Head of Conservation, Jeremy Uden, demonstrating
an 8 shaft loom. © Pitt Rivers Museum
Visitor using a 4 shaft loom © Pitt Rivers Museum


Volunteers and visitors have a go at 4 shaft loom weaving using patterns designed by Jeremy Uden, Head of Conservation. 


Colourful handling objects © Pitt Rivers Museum

Handling objects - Huipil blouses from Guatemala (2016.223.edu and 2016.219.edu) and a backstop loom likely to be from South America (2002.168.edu). 


Handling object - toy doll in traditional Uzbek dress
(2016.608.edu) © Pitt Rivers Museum 

Coffee and cross stitch  
To finish off their visit, we invited people to join VERVE staff and volunteers for a coffee and to have a go at cross stitch in our seminar room. Each cross stitch design had been specially created by VERVE volunteers and reflected patterns found on the women's hats in the Sheila Paine collection. People could take away patterns and the work they had begun to continue cross stitching in their own time. Some visitors said that this was the first time they had cross stitched since childhood and that they now felt inspired to keep going with the craft. Others had never tried cross stitching before and learnt a new skill whilst also connecting with the collections in a new way. 


Designs based on 2008.116.22 - a panel made for a
women's skull cap © Pitt Rivers Museum
Cross stitching © Pitt Rivers Museum
Finished cross stitch © Pitt Rivers Museum
A new convert to cross stitching shows off her completed design! 




All in all, Textiles in Focus Day was a real success, offering more than 400 visitors the chance to closely examine the textiles in the collections and get some insight into the people who still make and use such items today.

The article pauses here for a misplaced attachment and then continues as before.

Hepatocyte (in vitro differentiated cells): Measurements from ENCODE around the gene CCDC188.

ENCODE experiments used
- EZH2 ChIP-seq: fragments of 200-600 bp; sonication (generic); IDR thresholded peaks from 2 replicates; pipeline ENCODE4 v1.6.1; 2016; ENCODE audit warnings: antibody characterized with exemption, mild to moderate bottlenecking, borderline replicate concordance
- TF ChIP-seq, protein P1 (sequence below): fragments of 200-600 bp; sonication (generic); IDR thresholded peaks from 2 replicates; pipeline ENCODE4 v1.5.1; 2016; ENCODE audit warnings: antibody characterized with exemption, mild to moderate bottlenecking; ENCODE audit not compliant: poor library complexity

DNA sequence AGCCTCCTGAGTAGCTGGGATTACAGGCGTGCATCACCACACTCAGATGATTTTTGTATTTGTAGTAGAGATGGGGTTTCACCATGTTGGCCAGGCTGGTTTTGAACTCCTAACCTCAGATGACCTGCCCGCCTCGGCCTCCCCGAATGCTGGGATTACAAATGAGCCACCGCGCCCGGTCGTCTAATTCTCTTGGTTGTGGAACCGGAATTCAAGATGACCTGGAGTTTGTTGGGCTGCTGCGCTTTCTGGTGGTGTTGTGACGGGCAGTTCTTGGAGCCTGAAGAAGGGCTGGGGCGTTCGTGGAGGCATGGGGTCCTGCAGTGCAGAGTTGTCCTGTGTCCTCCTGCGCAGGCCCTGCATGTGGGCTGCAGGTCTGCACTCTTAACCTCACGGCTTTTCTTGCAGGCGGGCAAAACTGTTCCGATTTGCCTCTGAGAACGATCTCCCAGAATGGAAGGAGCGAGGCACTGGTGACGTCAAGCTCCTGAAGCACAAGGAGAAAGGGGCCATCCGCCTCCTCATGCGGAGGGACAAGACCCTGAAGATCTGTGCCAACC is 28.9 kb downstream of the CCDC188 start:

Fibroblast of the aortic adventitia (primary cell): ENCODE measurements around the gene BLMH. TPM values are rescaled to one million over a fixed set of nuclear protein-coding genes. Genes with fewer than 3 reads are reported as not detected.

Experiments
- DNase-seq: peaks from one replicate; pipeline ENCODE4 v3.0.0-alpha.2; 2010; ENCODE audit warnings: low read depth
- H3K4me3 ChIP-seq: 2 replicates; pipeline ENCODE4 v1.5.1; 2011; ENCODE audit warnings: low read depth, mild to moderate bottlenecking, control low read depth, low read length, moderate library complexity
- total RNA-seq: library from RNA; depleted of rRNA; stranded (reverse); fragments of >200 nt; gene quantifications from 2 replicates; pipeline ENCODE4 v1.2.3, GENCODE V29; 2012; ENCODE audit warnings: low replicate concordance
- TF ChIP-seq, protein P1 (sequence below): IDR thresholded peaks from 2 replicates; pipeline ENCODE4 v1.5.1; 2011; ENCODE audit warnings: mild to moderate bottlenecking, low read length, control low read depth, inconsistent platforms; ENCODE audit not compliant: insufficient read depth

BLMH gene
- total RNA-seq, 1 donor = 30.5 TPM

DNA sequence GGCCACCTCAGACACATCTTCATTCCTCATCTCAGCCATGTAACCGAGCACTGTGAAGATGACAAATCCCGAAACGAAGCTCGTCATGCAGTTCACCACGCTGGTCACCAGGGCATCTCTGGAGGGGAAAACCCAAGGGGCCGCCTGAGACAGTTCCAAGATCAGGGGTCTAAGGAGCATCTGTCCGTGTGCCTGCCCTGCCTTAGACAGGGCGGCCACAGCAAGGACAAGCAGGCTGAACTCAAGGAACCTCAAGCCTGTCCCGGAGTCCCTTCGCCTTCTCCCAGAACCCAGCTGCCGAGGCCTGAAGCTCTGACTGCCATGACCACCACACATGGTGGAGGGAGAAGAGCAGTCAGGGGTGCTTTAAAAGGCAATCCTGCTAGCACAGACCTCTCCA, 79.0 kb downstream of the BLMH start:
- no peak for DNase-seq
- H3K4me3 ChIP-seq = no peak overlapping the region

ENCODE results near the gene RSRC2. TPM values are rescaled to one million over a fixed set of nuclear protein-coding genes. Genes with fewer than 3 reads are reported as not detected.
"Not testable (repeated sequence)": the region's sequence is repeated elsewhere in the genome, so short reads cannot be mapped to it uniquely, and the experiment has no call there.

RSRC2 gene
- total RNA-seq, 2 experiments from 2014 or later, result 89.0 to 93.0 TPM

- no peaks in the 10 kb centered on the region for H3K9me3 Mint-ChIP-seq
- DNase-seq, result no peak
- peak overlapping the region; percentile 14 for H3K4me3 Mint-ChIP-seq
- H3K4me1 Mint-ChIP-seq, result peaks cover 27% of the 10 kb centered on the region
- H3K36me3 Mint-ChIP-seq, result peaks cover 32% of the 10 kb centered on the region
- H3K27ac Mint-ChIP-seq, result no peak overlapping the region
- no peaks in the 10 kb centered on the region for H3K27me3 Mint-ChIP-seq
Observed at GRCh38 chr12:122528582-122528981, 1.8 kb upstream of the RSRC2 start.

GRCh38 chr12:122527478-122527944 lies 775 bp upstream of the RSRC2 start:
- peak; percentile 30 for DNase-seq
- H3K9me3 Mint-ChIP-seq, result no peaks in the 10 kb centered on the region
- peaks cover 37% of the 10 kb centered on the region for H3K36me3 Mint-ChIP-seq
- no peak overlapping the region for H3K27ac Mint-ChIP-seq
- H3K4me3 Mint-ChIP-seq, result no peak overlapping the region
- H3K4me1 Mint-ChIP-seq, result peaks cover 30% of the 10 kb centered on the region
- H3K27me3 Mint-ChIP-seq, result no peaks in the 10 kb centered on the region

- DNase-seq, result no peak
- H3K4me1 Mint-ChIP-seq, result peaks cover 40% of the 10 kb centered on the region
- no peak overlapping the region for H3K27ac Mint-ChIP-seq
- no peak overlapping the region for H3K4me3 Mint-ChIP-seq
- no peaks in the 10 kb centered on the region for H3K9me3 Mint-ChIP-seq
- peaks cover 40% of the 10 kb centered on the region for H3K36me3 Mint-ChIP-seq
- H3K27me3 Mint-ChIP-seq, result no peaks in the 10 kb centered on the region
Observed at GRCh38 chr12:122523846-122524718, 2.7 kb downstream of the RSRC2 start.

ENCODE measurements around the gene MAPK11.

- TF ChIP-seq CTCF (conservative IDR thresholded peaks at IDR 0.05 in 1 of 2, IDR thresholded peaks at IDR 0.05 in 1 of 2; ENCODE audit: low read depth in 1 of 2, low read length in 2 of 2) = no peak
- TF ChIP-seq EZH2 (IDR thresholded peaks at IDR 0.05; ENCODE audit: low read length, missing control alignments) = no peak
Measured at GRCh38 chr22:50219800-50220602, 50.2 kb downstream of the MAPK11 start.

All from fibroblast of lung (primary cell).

Keep an eye on our what's on pages for information about other events like this one ... in 2017 we are offering monthly hands-on workshops (such as prehistoric knife making!) that provide the chance to explore the making methods behind objects in the collections. 

Jozie Kettle
VERVE Programming and Communications Officer

Wednesday, 14 December 2016

Out in Oxford: handling collection

Helena Fox volunteered at the Pitt Rivers Museum assisting with preparations for activities during LGBT+ History Month in 2017.  We asked Helena to explore our Object Handling collection.  Here are her experiences: 

From 28th November to 2nd December I had the opportunity to undertake work experience at Pitt Rivers Museum.  One of the tasks I had was to search the Museum’s Object Handling Database to find items which could be used as part of the Pitt RiversOut in Oxford LGBT+ History Month in February 2017. Here, I want to highlight two objects which I feel have a particularly pertinent part to play in contemporary discussions around LGBTQ+ issues.

Mask 2002.160.edu © Pitt Rivers Museum

The first object I have picked is the collection’s carved wooden face mask, called a Mwana Pwo mask, of the Chokwe people of Angola and the Democratic Republic of Congo. These masks, depicting the ideals of female beauty, are used in initiation ceremonies to promote fertility and honour the women of the communities in which they are used. However, Mwana Pwo masks are always worn by men who dress as women and skilfully mimic female movements during performances. For me, the mask evokes conversations I have had about the huge scope of different gender identity expression, such as is seen in the hugely popular TV show, RuPaul’sDrag RaceThe Mwana Pwo masks are objects of great importance and respect; they are so revered that it is said they are buried with the masqueraders. In my opinion, these masks speak of widespread respect for the fluidity of gender expression and the many different forms which this can take, and this is highly relevant to LGBTQ+ discourse today.

Kohl flask and applicator 2016.75.1.edu and 2016.75.2.edu © Pitt Rivers Museum